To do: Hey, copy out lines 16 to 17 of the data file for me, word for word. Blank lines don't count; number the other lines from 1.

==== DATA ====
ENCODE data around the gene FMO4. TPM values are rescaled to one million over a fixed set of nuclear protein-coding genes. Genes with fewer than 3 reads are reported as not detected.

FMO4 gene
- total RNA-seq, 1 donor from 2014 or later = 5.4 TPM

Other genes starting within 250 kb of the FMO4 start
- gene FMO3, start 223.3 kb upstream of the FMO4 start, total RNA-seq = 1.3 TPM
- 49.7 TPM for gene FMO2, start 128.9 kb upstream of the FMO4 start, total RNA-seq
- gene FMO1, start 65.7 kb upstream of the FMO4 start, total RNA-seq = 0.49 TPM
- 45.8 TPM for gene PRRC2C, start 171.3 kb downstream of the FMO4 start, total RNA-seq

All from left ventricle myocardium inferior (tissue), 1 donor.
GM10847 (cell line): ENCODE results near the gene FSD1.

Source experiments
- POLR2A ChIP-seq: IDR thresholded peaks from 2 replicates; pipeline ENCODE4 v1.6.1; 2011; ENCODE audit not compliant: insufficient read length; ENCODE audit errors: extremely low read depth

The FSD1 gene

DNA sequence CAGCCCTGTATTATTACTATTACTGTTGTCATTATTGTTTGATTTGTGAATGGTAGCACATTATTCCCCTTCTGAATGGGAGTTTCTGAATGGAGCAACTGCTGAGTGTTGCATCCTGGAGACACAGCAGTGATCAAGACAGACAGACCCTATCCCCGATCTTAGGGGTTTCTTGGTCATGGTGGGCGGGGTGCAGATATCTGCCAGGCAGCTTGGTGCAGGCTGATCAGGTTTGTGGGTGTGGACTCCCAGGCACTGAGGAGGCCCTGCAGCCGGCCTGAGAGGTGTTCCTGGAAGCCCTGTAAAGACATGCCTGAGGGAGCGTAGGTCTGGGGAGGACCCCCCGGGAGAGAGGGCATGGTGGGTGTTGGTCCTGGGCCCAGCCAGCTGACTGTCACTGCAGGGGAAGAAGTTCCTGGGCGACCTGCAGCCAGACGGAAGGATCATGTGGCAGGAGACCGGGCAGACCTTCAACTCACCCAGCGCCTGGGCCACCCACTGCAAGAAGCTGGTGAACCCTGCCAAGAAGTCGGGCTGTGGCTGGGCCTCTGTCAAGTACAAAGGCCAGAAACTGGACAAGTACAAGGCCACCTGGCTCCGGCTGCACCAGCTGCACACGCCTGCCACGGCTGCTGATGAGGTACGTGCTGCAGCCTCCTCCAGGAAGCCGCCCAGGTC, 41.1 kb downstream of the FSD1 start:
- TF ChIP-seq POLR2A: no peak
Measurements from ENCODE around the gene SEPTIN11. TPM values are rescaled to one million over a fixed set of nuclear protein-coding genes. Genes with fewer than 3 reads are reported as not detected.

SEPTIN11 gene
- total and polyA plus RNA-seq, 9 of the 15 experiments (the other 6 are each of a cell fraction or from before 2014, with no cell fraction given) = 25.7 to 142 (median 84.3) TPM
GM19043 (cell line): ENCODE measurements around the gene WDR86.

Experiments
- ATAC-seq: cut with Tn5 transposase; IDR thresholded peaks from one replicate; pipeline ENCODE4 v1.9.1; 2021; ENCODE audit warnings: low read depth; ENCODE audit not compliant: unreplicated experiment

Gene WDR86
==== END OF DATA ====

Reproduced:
Measurements from ENCODE around the gene SEPTIN11. TPM values are rescaled to one million over a fixed set of nuclear protein-coding genes. Genes with fewer than 3 reads are reported as not detected.

SEPTIN11 gene